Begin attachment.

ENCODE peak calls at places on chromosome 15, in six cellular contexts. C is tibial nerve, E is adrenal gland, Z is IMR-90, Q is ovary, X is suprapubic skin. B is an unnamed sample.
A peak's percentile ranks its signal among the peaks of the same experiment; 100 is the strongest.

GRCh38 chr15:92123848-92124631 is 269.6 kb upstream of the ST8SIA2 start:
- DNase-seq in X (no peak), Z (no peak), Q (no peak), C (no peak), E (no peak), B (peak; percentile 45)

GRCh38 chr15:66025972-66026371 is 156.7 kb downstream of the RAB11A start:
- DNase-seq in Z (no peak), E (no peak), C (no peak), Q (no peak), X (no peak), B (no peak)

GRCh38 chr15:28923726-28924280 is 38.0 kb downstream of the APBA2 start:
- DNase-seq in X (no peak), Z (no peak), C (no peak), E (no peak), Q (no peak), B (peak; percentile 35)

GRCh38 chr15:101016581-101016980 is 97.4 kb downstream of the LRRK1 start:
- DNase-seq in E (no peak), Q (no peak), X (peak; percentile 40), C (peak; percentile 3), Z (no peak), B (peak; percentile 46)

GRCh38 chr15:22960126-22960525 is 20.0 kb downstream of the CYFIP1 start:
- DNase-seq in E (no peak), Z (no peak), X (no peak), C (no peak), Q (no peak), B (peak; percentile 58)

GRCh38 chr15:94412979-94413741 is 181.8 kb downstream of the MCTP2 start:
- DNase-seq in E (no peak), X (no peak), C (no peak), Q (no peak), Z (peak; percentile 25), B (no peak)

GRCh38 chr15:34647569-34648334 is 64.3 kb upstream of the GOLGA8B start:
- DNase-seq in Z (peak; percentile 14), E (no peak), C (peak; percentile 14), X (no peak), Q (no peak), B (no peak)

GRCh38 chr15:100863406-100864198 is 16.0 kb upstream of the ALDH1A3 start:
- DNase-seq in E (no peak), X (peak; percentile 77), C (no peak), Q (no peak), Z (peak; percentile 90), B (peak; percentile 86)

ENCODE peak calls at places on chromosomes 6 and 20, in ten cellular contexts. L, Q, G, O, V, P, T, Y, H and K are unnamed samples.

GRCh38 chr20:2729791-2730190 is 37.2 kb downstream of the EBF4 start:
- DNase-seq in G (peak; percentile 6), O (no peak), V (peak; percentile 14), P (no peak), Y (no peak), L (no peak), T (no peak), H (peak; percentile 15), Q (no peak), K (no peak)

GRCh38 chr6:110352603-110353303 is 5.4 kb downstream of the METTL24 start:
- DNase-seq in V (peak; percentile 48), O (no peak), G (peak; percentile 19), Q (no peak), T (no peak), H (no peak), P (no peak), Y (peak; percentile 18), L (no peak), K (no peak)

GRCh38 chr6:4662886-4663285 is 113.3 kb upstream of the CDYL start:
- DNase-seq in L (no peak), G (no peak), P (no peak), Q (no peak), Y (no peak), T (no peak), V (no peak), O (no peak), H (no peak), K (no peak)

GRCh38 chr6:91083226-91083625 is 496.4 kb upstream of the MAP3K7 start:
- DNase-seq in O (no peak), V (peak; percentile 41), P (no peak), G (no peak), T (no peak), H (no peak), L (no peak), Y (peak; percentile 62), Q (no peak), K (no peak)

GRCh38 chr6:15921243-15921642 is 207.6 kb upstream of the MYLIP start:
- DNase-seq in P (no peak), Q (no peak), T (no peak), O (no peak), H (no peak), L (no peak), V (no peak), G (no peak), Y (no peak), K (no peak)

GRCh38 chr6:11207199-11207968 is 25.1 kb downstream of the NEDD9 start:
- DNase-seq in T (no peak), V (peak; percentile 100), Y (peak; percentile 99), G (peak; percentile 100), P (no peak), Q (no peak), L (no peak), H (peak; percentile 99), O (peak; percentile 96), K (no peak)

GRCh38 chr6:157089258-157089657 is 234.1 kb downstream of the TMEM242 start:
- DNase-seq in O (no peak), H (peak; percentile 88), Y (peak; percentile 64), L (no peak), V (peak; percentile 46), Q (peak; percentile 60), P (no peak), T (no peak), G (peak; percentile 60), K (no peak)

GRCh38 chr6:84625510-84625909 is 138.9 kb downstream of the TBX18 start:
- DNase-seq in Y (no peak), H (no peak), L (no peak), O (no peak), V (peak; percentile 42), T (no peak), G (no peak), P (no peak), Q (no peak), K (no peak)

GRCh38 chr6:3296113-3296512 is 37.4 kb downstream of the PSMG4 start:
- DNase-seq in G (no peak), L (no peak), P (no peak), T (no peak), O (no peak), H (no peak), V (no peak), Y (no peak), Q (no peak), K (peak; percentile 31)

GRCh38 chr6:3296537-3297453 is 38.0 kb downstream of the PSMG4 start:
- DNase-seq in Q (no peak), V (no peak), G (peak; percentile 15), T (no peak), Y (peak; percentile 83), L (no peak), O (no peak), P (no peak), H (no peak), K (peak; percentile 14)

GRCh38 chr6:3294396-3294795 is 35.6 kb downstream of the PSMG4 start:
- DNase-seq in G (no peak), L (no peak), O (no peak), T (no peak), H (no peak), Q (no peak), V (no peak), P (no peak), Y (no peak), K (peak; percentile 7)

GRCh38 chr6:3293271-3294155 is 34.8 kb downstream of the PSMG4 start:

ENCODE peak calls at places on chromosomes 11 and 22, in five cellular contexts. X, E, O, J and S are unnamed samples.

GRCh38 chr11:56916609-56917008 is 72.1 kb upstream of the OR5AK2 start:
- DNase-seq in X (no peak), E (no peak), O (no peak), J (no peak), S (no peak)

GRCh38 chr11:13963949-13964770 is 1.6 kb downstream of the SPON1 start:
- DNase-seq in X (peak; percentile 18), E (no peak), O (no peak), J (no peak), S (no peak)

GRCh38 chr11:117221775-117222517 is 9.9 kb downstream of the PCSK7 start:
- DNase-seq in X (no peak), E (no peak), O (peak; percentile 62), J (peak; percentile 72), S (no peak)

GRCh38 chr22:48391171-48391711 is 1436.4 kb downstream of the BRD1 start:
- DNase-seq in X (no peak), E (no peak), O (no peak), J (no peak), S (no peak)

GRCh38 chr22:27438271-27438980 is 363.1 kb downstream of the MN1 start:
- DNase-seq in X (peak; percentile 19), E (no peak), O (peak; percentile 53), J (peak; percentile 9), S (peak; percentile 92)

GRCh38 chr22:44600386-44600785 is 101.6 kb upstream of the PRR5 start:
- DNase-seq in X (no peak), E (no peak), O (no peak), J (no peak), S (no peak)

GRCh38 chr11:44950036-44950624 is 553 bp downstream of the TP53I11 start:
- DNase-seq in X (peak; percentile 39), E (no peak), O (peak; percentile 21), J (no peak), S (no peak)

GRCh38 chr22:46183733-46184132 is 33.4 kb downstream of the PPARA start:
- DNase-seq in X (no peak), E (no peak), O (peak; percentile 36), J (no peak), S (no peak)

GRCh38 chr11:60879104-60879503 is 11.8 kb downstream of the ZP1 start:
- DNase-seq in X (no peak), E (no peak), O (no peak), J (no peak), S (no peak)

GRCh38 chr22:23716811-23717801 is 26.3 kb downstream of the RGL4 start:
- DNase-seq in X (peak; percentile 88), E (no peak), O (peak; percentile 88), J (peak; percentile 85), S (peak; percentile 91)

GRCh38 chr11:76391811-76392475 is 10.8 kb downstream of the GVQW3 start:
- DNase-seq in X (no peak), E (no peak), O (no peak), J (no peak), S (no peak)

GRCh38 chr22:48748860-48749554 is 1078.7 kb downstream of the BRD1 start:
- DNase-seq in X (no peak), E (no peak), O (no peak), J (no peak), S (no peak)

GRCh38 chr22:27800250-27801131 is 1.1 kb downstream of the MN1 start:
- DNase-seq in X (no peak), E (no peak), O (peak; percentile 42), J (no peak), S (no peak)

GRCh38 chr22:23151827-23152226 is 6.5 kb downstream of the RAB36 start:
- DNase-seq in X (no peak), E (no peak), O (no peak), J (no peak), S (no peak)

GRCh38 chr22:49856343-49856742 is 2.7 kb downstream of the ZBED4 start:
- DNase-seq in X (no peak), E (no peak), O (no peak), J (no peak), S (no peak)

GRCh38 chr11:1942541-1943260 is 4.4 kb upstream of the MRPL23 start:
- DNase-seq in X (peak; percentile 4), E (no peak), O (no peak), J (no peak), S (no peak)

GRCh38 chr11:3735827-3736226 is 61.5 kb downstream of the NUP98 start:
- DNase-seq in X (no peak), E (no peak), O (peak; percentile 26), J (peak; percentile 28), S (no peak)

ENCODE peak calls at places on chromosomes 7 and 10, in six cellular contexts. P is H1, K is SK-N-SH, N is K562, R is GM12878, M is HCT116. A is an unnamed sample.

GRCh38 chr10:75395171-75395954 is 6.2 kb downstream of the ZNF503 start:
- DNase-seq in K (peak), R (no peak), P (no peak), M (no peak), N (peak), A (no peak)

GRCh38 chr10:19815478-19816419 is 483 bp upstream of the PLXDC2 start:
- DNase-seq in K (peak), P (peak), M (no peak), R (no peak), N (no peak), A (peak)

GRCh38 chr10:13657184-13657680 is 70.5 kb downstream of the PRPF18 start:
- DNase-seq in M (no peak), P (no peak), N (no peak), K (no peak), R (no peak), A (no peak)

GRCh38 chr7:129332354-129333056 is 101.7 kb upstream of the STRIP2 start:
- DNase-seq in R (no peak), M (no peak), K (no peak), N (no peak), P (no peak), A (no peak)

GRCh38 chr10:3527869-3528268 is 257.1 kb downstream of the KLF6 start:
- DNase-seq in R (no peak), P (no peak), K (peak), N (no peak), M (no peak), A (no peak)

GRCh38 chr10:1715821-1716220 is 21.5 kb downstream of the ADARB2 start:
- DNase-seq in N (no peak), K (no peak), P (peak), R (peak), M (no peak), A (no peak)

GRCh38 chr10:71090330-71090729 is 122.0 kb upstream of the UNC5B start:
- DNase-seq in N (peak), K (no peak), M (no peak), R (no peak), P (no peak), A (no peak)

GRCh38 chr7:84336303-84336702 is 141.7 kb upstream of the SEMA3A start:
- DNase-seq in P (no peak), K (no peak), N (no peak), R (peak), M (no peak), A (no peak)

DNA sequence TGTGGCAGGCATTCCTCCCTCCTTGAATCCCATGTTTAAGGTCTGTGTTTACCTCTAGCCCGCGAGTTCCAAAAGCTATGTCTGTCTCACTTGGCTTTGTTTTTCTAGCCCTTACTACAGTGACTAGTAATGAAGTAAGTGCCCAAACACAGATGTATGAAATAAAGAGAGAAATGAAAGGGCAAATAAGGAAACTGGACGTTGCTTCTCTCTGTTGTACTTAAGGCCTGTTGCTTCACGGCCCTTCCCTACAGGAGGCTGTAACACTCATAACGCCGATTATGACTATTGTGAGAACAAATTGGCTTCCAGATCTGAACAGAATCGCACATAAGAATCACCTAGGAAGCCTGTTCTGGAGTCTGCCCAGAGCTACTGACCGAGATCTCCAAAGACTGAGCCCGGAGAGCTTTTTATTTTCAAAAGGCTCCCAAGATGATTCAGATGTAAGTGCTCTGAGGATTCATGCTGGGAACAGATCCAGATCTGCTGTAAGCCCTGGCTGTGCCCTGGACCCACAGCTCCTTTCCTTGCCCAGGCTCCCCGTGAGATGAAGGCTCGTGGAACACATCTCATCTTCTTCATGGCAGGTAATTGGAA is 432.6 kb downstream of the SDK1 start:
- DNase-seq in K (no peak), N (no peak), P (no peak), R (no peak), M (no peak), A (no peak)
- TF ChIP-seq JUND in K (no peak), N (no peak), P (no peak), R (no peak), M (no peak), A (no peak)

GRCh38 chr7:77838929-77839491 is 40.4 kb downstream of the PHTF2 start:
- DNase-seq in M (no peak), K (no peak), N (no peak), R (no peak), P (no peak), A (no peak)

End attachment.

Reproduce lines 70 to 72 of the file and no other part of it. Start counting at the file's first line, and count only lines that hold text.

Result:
GRCh38 chr22:23151827-23152226 is 6.5 kb downstream of the RAB36 start:
- DNase-seq in X (no peak), E (no peak), O (no peak), J (no peak), S (no peak)

GRCh38 chr22:49856343-49856742 is 2.7 kb downstream of the ZBED4 start: